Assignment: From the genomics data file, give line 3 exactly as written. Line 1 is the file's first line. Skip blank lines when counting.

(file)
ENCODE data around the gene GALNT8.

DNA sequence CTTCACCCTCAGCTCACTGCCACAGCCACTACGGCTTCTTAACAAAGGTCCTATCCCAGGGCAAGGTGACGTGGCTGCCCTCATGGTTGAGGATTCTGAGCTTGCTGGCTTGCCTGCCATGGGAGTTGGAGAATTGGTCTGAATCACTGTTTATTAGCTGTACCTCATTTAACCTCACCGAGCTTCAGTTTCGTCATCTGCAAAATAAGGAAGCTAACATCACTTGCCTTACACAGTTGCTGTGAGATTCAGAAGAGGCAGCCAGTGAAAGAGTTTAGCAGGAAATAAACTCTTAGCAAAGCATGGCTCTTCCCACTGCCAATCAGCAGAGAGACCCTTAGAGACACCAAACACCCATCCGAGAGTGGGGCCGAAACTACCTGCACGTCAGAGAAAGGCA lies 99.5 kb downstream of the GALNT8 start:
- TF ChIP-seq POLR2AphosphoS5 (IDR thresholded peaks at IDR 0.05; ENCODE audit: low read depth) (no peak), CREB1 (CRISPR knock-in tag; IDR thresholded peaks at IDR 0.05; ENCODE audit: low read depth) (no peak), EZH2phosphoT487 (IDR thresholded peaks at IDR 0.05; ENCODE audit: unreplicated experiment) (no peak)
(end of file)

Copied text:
- TF ChIP-seq POLR2AphosphoS5 (IDR thresholded peaks at IDR 0.05; ENCODE audit: low read depth) (no peak), CREB1 (CRISPR knock-in tag; IDR thresholded peaks at IDR 0.05; ENCODE audit: low read depth) (no peak), EZH2phosphoT487 (IDR thresholded peaks at IDR 0.05; ENCODE audit: unreplicated experiment) (no peak)